On Jan. 24, 2022, the U.S. Supreme Court vacated the U.S. Court of Appeals for the Seventh Circuit’s ruling in Hughes v. Northwestern University, and remanded the case for further consideration, bringing new life to current and former employees’ claims that Northwestern had violated the duty of prudence required of all plan fiduciaries under the Employee Retirement Income Security Act of 1974 (ERISA).
In vacating the Seventh Circuit’s ruling, the Supreme Court reiterated its holding in Tibble v. Edison Int’l, 575 U.S. 523 (2015), and its emphasis of context-specific inquiries as the cornerstone of ERISA’s fiduciary duty of prudence when selecting investment menus for a plan with participant-directed investment accounts.
Hughes v. Northwestern University
Under ERISA, plan fiduciaries are required to discharge their duties “with the care, skill, prudence, and diligence under the circumstances then prevailing that a prudent man acting in a like capacity and familiar with such matters would use in the conduct of an enterprise of a like character and with like aims.” ERISA §404(a)(1)(B). This generally requires a plan fiduciary to follow a prudent, well-reasoned review and decision-making process, including when making decisions and selections of investment options offered as part of a defined contribution plan.
The plaintiffs consisted of current and former Northwestern employees participating in two different retirement plans governed by Section 403(b) of the Internal Revenue Code. They claimed that Northwestern and the Northwestern Retirement Investment Committee breached their fiduciary duty by: (1) failing to monitor and control fees they paid for recordkeeping — ultimately resulting in higher costs for plan participants; (2) offering mutual funds and annuities “in the form of ‘retail’ share classes” that carried higher fees than those of identical institutional share classes of the same investments; and (3) presenting a large number of investment options, which caused participant confusion and poor investment decisions.
The Seventh Circuit rejected these claims, focusing on the broad array of investment options offered under the plans and the fiduciary duty to diversify. In affirming the district court’s dismissal of the plaintiffs’ claims, the Seventh Circuit viewed this diverse offering as eliminating the plaintiffs’ concerns that certain plan options were imprudent. Specifically, because the low-cost investments that the plaintiffs were seeking were in fact available to them under the plans, the Seventh Circuit reasoned that they could not complain about the inclusion of other allegedly imprudent, higher-cost investment options.
The Supreme Court found this reasoning lacking, noting that a plan fiduciary is responsible for “monitor[ing] all plan investments and remov[ing] any imprudent ones,” relying on its holding in Tibble (for details and background, see McGuireWoods Feb. 26 and May 19, 2015, legal alerts). The Supreme Court explained that, where fiduciaries fail to remove imprudent investments from a plan within a reasonable time, they breach their fiduciary duty. Accordingly, the Supreme Court directed the court of appeals on remand to conduct review of whether an investment is “imprudent,” as determining whether a fiduciary breached his or her obligations under a plan involves a context-specific analysis. Additionally, and importantly for all plan fiduciaries, the Supreme Court noted that such an analysis involves reviewing the circumstances prevailing at the time and the “range of reasonable judgements” the fiduciary could make based on “experience and expertise.”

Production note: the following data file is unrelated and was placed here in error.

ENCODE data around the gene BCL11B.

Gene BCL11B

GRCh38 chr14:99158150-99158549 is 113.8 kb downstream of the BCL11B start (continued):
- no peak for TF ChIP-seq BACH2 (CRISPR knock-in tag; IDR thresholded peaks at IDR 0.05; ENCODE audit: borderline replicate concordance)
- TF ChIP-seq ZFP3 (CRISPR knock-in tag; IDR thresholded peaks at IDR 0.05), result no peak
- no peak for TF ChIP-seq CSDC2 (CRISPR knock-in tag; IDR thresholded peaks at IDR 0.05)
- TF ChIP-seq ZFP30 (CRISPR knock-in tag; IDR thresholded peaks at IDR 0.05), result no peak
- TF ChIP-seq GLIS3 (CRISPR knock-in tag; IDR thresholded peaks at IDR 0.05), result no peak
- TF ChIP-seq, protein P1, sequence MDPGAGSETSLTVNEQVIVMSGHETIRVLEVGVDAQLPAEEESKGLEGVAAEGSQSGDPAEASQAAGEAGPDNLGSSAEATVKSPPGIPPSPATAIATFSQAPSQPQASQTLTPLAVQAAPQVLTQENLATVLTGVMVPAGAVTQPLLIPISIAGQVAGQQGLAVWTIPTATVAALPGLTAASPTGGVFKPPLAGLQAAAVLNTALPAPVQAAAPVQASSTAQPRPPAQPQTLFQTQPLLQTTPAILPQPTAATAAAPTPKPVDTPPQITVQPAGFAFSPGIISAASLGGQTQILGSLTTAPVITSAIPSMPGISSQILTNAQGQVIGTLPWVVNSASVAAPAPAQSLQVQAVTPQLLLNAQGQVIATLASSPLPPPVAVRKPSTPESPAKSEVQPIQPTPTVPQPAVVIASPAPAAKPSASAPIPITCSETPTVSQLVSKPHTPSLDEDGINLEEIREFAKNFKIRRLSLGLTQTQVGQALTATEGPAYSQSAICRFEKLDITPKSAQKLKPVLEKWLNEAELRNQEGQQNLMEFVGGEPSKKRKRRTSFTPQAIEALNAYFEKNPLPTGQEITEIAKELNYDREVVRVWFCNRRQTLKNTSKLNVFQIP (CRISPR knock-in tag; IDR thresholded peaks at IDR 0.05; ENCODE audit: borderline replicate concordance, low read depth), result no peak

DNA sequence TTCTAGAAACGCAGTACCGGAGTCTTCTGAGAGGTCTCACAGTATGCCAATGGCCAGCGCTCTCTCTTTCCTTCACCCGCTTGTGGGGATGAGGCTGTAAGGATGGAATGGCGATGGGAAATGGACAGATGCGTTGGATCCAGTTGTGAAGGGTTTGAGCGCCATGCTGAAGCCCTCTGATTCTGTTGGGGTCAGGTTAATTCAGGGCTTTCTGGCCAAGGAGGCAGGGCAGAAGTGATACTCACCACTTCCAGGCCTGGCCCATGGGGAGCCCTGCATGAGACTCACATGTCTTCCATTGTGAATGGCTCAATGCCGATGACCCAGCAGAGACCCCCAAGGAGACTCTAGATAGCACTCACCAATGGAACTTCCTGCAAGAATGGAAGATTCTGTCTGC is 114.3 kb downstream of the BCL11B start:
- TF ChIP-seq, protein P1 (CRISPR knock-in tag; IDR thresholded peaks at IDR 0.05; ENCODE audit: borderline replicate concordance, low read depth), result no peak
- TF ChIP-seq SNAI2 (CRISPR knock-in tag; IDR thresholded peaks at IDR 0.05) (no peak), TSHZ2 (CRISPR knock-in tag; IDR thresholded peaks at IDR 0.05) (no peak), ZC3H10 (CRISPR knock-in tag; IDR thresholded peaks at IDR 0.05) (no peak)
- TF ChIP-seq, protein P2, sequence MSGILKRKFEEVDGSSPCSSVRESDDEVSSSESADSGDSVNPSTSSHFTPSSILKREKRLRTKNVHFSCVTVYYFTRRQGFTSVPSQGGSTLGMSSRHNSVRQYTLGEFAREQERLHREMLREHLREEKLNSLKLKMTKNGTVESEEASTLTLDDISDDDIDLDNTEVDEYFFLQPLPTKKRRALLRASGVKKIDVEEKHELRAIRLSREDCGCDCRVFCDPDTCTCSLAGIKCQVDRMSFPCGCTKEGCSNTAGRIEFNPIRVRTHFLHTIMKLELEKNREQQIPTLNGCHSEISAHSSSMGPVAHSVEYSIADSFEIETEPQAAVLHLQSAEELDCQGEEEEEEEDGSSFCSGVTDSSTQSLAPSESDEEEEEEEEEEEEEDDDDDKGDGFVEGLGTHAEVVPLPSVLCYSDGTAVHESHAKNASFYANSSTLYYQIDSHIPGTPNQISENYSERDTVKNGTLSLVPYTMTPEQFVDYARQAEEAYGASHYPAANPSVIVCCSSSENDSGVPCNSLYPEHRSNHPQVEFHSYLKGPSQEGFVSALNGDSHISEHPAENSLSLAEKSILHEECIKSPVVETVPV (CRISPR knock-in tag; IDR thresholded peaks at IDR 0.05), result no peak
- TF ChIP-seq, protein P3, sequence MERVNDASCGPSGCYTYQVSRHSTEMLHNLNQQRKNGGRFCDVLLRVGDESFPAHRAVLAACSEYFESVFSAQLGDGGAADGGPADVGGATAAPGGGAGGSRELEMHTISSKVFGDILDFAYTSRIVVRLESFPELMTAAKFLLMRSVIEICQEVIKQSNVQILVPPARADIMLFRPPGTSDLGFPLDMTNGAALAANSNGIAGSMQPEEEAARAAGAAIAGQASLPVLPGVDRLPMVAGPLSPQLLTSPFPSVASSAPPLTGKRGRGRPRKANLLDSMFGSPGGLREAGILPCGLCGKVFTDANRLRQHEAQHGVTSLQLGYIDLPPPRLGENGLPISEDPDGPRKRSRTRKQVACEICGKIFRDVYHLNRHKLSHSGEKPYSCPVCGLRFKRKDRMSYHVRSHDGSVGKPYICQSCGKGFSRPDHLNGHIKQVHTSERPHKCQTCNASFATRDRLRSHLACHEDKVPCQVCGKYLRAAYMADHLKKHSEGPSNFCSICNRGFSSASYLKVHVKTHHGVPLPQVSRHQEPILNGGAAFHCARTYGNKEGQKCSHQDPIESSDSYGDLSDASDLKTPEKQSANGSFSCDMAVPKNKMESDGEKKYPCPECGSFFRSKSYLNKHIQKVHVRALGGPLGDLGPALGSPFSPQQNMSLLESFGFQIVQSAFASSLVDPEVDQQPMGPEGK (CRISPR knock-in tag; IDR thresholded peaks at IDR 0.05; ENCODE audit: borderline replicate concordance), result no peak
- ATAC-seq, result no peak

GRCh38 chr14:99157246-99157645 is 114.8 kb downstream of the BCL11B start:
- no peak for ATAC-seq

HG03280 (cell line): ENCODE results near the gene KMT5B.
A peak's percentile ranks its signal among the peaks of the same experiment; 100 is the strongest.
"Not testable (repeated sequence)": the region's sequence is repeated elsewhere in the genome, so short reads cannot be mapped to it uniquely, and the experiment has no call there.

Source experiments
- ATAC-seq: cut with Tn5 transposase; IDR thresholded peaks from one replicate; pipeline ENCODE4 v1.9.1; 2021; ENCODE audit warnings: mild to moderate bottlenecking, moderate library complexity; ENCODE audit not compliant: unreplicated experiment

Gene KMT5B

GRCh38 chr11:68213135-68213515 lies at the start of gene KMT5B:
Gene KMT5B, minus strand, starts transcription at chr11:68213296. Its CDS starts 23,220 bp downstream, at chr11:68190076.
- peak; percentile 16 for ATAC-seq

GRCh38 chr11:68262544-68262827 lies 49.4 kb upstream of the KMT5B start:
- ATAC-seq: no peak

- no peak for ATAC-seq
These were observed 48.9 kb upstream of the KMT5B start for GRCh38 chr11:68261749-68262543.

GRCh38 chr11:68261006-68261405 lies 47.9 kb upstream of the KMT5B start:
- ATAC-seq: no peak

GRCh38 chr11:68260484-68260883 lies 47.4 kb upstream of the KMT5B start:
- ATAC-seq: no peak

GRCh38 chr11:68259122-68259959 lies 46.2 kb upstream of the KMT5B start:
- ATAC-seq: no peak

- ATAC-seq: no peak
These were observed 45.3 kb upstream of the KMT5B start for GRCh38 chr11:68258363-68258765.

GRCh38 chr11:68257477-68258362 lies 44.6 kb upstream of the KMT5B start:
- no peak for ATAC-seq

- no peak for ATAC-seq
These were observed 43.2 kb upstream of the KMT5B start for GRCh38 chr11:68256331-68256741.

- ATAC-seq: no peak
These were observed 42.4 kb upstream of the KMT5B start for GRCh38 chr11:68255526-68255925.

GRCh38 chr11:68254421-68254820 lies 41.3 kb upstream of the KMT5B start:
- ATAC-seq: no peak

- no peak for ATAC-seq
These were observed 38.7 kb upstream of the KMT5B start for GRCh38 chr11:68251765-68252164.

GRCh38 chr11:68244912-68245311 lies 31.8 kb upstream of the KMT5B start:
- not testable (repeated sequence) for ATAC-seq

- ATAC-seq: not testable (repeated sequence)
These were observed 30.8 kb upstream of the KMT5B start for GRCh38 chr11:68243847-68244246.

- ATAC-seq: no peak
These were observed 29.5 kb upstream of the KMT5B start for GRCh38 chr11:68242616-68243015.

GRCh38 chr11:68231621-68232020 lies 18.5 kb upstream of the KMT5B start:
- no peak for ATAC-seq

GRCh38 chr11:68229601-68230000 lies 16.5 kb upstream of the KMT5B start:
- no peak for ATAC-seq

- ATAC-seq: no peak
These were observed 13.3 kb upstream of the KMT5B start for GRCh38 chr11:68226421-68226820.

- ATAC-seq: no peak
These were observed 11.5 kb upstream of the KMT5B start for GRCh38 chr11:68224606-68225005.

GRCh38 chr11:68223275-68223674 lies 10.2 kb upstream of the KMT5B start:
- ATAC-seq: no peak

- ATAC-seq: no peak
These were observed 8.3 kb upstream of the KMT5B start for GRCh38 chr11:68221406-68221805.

The Importance of Fiduciary Oversight
The Supreme Court’s unanimous holding is an important reminder to plan fiduciaries that simply offering a vast menu of investment options does not alleviate the responsibility to independently evaluate and continually monitor each investment option. This obligation extends to recordkeeping fees.
While the Hughes case was one of several similar cases brought by the plaintiffs’ bar against prominent colleges and universities, employers and plan fiduciaries across all industries have been subject to plan fee and investment related litigation in recent years. These types of suits are expected to receive additional attention following the Supreme Court’s ruling. Consequently, plan fiduciaries should take heed, and to the extent not already engaged in regular monitoring activities, fiduciaries should consider establishing routine reviews of investment options and plan fees in coordination with investment advisers and legal counsel.
For further information, please contact any of the authors of this article or any other member of the McGuireWoods employee benefits team.